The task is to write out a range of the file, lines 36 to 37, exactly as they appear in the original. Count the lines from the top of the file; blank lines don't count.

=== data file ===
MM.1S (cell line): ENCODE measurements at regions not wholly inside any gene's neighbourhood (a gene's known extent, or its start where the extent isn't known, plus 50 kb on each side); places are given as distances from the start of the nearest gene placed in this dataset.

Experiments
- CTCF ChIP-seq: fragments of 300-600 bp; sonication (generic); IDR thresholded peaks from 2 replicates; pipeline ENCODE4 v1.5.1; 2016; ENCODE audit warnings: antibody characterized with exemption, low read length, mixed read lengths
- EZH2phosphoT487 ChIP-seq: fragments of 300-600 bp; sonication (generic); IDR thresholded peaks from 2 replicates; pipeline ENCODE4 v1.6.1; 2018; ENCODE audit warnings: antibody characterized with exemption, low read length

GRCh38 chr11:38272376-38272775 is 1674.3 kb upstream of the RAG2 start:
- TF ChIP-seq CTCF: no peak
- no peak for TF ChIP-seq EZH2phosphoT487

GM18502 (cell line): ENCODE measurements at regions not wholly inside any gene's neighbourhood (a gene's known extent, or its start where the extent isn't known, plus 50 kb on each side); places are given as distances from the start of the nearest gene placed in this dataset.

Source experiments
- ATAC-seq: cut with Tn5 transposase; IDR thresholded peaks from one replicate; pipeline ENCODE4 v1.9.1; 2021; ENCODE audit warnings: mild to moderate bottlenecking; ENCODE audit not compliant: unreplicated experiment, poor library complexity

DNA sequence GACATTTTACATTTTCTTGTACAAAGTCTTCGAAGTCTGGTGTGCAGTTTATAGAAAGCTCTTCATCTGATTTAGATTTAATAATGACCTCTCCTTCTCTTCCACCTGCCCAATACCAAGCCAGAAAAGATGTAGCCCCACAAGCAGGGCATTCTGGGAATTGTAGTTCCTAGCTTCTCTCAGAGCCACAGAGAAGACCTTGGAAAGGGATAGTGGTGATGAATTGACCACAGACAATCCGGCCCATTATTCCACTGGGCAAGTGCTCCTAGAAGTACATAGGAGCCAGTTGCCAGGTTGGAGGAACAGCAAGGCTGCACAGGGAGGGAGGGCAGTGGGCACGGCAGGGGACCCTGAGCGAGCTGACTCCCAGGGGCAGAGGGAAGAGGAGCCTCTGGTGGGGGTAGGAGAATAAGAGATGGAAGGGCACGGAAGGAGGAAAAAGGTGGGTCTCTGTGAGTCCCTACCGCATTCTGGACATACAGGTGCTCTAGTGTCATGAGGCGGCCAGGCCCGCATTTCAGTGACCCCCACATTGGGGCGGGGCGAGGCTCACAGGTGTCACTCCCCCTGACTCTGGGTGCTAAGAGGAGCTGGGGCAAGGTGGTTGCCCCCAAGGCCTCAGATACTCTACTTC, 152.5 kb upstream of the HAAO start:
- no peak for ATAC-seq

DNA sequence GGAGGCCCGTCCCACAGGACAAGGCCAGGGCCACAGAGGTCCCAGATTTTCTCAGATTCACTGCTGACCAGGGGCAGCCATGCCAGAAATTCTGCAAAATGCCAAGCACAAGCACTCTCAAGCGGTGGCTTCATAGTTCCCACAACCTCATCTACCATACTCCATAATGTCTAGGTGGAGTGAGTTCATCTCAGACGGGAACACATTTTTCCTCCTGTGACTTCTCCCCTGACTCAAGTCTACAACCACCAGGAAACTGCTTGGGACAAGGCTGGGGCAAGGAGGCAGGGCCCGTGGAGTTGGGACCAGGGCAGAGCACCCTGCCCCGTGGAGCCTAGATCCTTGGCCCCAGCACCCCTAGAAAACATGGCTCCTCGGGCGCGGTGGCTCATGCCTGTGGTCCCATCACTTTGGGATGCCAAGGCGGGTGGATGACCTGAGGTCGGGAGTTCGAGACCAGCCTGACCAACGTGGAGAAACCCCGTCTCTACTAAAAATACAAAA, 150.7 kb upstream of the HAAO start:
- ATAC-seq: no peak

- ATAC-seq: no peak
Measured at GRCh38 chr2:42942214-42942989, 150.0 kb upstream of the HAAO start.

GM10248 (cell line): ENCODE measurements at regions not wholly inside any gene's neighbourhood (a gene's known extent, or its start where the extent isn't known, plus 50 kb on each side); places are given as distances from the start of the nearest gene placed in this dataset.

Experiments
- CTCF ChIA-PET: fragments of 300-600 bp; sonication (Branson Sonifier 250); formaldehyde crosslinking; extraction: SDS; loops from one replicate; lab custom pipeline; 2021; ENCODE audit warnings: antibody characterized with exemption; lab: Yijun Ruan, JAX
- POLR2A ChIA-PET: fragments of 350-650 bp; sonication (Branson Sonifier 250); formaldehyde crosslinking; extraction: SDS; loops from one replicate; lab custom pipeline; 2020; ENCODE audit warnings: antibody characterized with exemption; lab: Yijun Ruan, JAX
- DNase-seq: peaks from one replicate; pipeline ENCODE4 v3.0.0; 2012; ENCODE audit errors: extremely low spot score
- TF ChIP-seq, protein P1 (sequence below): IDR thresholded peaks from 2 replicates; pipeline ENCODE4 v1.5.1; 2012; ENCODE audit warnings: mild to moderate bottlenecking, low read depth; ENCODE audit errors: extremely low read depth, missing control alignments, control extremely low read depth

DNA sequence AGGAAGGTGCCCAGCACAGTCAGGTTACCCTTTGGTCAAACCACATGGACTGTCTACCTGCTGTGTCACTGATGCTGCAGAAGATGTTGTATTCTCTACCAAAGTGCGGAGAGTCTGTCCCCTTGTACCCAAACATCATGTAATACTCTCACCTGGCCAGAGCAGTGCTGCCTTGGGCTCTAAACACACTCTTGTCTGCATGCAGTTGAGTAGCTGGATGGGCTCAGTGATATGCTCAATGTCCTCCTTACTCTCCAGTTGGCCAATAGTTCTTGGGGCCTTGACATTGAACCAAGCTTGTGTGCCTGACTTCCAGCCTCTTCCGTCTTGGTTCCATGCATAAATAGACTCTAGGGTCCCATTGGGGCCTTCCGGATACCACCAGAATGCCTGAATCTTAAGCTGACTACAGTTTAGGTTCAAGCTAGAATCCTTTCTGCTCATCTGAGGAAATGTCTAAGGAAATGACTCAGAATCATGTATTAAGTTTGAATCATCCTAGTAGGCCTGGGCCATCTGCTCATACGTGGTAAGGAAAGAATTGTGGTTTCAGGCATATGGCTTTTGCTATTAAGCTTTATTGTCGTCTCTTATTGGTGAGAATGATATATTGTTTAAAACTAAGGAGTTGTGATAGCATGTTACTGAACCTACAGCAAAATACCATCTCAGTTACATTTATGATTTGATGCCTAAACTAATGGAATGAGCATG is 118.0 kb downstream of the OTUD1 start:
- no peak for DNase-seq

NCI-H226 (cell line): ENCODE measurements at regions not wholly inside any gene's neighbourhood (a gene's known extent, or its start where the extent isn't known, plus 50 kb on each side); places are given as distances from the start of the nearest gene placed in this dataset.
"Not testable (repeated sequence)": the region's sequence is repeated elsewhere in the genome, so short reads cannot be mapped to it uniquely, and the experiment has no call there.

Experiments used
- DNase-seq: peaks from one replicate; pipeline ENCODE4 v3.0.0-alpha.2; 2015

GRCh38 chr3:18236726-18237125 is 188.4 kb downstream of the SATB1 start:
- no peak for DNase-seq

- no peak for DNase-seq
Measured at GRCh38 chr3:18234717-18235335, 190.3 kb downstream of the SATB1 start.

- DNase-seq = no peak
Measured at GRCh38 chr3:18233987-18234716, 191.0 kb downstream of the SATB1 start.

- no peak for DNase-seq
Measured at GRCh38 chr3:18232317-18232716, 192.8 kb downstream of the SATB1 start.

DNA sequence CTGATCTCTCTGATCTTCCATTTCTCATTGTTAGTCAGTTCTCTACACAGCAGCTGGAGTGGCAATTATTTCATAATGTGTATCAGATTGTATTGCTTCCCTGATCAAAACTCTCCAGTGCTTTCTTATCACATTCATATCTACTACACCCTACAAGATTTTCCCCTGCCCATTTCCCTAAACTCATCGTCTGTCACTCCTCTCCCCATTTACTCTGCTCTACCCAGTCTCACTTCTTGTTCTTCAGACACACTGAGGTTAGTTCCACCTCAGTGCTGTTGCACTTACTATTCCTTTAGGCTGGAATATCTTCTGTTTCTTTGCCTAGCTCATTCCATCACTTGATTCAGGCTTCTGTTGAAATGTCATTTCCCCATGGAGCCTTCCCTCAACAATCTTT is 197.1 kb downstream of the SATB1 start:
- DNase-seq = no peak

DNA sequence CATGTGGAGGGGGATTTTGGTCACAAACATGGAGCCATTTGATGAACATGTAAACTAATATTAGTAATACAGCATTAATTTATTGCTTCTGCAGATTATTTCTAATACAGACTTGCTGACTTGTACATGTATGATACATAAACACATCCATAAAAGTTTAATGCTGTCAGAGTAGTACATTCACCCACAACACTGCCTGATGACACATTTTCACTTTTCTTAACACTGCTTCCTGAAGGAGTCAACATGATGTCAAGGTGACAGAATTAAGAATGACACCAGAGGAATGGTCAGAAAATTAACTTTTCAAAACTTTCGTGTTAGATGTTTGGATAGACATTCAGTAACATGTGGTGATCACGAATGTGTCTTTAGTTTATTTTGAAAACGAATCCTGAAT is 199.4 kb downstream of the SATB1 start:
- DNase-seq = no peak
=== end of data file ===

Measured at GRCh38 chr3:18232317-18232716, 192.8 kb downstream of the SATB1 start.

DNA sequence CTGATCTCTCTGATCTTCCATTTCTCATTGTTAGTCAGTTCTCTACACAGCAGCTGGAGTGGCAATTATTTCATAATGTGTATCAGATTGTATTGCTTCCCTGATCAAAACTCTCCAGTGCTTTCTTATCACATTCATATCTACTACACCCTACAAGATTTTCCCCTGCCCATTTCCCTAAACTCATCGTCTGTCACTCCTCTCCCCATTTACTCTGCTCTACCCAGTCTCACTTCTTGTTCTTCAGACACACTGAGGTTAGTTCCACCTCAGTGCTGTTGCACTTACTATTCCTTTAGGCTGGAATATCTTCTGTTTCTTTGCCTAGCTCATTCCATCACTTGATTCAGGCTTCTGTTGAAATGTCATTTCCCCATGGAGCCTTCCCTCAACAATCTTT is 197.1 kb downstream of the SATB1 start: